Terminal Multiple Surface Sliding Guidance for Planetary Landing: Development, Tuning and Optimization via Reinforcement Learning

Abstract

The problem of achieving pinpoint landing accuracy in future space missions to planetary bodies such as the Moon or Mars presents many challenges, including the requirements of higher accuracy and degree of flexibility. These new challenges may require the development of a new class of guidance algorithms. In this paper, a nonlinear guidance algorithm for planetary landing is proposed and analyzed. Based on Higher-Order Sliding Control (HOSC) theory, the Multiple Sliding Surface Guidance (MSSG) algorithm has been specifically designed to take advantage of the ability of the system to reach multiple sliding surfaces in a finite time. As a result, a guidance law that is both globally stable and robust against unknown, but bounded perturbations is devised. The proposed MSSG does not require any off-line trajectory generation, but the acceleration command is instead generated directly as function of the current and final (target) state. However, after initial analysis, it has been noted that the performance of MSSG critically depends on the choice in guidance gains. MSSG-guided trajectories have been compared to an open-loop fuel-efficient solution to investigate the relationship between the MSSG fuel performance and the selection of the guidance parameters. A full study has been executed to investigate and tune the parameters of MSSG utilizing reinforcement learning in order to truly optimize the performance of the MSSG algorithm in powered descent scenarios. Results show that the MSSG algorithm can indeed generate closed-loop trajectories that come very close to the optimal solution in terms of fuel usage. A full comparison of the trajectories is included, as well as a further Monte Carlo analysis examining the guidance errors of the MSSG algorithm under perturbed conditions using the optimized set of parameters.

This is a preview of subscription content, access via your institution.

Fig. 1
Fig. 2
Fig. 3
Fig. 4
Fig. 5
Fig. 6
Fig. 7
Fig. 8
Fig. 9
Fig. 10
Fig. 11
Fig. 12

References

  1. 1.

    Wolf, A.A., Tooley, J., Ploen, S., Ivanov, M., Acikmese, B., Gromov, K.: Performance Trades for Mars Pinpoint Landing, IEEE Aerospace Conference Proceedings, March 2006, IEEE-1661, March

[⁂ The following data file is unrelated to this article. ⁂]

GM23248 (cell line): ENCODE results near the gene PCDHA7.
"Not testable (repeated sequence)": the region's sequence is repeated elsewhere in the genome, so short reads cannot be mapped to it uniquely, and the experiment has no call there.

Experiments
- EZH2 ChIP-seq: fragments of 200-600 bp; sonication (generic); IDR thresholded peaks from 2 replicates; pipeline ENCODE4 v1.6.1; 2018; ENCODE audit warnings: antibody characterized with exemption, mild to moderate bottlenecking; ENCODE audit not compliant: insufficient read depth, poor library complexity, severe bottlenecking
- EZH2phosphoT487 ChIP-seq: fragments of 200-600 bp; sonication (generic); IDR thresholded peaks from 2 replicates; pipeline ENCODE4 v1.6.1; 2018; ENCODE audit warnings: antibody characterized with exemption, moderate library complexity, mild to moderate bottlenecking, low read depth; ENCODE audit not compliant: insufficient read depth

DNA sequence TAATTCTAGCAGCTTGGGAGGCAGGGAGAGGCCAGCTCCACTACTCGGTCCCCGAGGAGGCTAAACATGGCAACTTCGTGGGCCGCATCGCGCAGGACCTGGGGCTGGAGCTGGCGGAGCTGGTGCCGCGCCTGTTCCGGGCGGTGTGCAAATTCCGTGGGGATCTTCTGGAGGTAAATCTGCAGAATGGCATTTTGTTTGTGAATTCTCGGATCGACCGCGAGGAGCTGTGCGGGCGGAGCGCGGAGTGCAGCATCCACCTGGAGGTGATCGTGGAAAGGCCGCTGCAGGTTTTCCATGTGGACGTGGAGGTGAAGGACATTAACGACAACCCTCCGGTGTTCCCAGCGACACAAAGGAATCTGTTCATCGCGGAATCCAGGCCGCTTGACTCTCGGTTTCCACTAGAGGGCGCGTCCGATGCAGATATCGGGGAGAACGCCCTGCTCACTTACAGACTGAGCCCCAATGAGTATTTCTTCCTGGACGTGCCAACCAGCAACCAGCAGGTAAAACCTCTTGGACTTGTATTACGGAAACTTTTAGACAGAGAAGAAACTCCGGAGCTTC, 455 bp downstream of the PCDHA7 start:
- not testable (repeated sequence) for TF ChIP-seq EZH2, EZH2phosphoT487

2. 2.

    Wolf, A., Sklyanskly, E., Tooley, J., Rush, B.: Mars Pinpoint Landing Systems Trades, AAS/AIAA Astrodynamics Specialist Conference Proceedings, AAS 07-310, August 19–23 (2007)

  3. 3.

    Phinney, W.C., Criswell, D., Drexler, E., Garmirian, J.: Lunar Resources and Their Utilization, Space-Based Manufacturing from Nonterrestial Materials, AIAA, p. 97–123 (1977)

  4. 4.

    Steltzner, A.D., Kipp, D.M., Chen, A., Burkhart, P.D., Guernsey, C.S., Mendeck, G.F., Mitcheltree, R.A., Powell, R.W., Rivellini, T.P., San Martin, A.M., Way, D.W.: Mars science laboratory entry, descent, and landing system, IEEE Aerospace Conference Paper No. 2006-1497, Big Sky, MT (2006)

  5. 5.

    Singh, G., SanMartin, A., Wong, E.: Guidance and control design for powered descent and landing on Mars. Aereospace Conference IEEE (2007)

  6. 6.

    Klumpp, A.R.: A manually retargeted automatic landing system for the lunar module (LM). J. Spacecr. Rocket. 5(2), 129–138 (1968)

    Article  Google Scholar 

  7. 7.

    Klumpp, A.R.: Apollo guidance, navigation, and control: Apollo lunar-descent guidance, massachusetts inst. of technology, charles stark draper Lab., TR R-695, Cambridge, MA (1971)

  8. 8.

    Klumpp, A.R.: Apollo Lunar Descent Guidance. Automatica 10(2), 133–146 (1974)

    Article  Google Scholar 

  9. 9.

    Topcu, U., Casoliva, J., Mease, K.: Fuel efficient powered descent guidance for mars landing, AIAA paper, 2005–6286 (2005)

  10. 10.

    Najson, F., Mease, K.: A computationally non-expensive guidance algorithm for fuel efficient soft landing, AIAA guidance, navigation, and Control Conference, San Francisco, AIAAPaper, 2005–6289 (2005)

  11. 11.

    Acikmese, B., Ploen, S.R.: Convex programming approach to powered descent guidance for mars landing. J. Guid. Control. Dyn. 30(5), 1353–1366 (2007)

    Article  Google Scholar 

  12. 12.

    D’Souza, C.: An optimal guidance law for planetary landing, AIAA guidance, navigation, and control conference, AIAA paper 1997–3709 (1997)

  13. 13.

    Benson, D.A., Huntington, G.T., Thorvaldsen, T.P., Rao, A.V.: Direct trajectory optimization and costate estimation via an orthogonal collocation method. J. Guid. Control. Dyn. 29(6), 1435–1440 (2006)

    Article  Google Scholar 

  14. 14.

    Sturm, J.F.: Using SeDuMi 1.02, a MATLAB toolbox for optimization over symmetric cones. Optimization Methods and Software 11(1), 625–653 (1999)

    MathSciNet  Article  Google Scholar 

  15. 15.

    Acıkmese, B., Blackmore, L.: Lossless convexification of a class of optimal control problems with non-convex control constraints. Automatica 47(2) (2011)

  16. 16.

    Nesterov, Y., Nemirovsky, A.: Interior-point polynomial methods in convex programming, SIAM, Philadelphia, PA (1994)